We walked up to a weir, where we could see a shoal of about a dozen bream of about 2 lb each, just sitting in the flow of the back eddy. Again it was overhung with trees, various floats tangled among the branches, evidence of attempted float fishing, it would be feeder fishing, or nothing here. We walked back to the carpark and he said “Why not have a dabble? If anybody complains about your van, say that Tony said that it was OK to park”. Never one to look a gift horse in the mouth, I accepted his offer, loaded up my trolley and headed back to the weir.

Just upstream of the trees, close to the outfall, was a short strip of overgrown bank, that would allow me to cast a float, spending the next twenty minutes hacking away at the stinging nettles and dead giant hog weed, with a bank stick. There was just enough room for the tackle box, so set up my 14 foot Browning with a 6BB bodied stick float and was ready to fish.

I threw out a couple of balls of liquidised bread to my side of the flow, ready to use a 6mm bread punch on a size 14 barbless hook.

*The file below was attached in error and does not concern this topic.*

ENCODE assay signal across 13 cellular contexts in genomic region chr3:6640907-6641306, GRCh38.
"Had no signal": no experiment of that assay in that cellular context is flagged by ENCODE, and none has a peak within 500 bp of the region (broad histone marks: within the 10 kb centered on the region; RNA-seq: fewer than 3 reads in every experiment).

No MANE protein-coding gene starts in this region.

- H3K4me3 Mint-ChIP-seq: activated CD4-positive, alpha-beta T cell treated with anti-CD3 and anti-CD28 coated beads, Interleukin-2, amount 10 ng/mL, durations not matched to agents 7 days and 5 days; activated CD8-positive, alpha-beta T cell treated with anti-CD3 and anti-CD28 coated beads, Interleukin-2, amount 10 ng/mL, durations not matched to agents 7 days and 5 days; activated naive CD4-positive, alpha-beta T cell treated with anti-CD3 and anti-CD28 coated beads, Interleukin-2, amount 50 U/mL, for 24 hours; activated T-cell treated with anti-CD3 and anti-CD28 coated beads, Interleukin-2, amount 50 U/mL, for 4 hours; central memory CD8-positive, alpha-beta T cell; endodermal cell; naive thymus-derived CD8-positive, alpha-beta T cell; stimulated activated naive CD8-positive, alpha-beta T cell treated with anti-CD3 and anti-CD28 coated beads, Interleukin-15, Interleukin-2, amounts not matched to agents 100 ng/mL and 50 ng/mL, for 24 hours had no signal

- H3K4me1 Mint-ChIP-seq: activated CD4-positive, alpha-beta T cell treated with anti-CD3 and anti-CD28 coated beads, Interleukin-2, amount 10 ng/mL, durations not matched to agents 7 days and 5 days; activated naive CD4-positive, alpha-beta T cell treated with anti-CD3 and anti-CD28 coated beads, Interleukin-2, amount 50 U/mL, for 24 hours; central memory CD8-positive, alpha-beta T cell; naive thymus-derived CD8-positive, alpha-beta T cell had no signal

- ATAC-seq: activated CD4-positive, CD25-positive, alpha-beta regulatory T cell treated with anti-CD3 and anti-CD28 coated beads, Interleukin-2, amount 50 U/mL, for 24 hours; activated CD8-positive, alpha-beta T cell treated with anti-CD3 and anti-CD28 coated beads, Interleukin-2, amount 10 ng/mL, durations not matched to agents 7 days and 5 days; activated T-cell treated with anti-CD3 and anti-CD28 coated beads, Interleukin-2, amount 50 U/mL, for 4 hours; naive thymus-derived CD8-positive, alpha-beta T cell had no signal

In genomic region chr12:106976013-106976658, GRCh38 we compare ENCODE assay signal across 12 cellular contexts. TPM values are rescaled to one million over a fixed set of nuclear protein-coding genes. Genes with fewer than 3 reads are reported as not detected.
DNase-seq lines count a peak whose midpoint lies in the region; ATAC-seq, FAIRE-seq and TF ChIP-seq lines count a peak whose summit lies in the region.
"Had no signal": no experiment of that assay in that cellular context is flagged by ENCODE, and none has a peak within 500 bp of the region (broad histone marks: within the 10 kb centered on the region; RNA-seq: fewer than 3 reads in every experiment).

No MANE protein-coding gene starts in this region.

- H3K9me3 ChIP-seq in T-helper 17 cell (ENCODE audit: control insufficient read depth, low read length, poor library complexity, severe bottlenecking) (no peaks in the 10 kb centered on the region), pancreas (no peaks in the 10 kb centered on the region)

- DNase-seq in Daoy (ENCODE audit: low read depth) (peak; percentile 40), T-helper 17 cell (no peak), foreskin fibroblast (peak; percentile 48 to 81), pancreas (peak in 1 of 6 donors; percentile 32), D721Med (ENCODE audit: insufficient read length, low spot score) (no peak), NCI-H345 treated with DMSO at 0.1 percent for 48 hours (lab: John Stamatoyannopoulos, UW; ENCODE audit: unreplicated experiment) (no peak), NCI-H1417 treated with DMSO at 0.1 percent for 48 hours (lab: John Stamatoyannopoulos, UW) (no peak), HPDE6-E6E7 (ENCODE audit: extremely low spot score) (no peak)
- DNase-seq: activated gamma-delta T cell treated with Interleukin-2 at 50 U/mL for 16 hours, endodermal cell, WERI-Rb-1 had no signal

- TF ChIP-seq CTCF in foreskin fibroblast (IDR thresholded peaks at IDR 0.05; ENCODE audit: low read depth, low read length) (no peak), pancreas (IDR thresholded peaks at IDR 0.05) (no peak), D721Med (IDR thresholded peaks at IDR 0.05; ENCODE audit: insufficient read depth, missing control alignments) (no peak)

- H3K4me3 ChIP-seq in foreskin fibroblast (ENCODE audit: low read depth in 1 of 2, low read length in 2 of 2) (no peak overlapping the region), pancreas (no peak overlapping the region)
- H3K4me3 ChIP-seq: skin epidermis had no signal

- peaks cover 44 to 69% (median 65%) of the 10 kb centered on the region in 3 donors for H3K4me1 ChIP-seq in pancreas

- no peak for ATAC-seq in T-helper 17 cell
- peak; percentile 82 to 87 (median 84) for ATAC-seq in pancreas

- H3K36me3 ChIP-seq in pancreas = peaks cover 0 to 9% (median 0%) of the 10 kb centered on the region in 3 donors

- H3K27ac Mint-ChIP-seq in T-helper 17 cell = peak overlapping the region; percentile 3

First cast in the float sailed away and a hard fighting roach swung to hand.

The swim was no more than two feet deep, and I bulked the shot round the base of the float, with two No 4 shot six inches apart up from the hook. This rig worked well with no tangling, the heavy float allowing me to hold back despite the ever increasing wind.

Every put in was followed by a take, the roach often hooking themselves each time I held back hard, although this sometimes meant a bounced fish. I was catching steadily, putting in another ball and watching the shoal of roach rip into it.

Who said that perch don’t take bread, this being one of two that I caught. Roach continued to line up for the bread, having found a sweet spot on the crease between the outfall and the eddy, an under hand cast laying the float behind the bait each time, the fish grabbing the bread as it fluttered down to the bottom.

All this changed in minutes, as the sound of the water rushing over the weir drowned out the roar of the wind gusting through the trees. Upstream extra water was being released into the river, forcing the back eddy to reverse its motion and strong enough to drag my keep net round. Where I had been holding the float back against the steady flow, it was now coming back toward me. The roach were still there taking the bread, but I now began to drop lightly hooked fish. Casting out into the strong flow, the bites had changed, lightning dips and bangs of the float indicating dace, knocking off the bait in seconds. Stopping the float put me in direct contact with the fast biting dace, rattling the rod top and briefly flashing over before throwing the hook.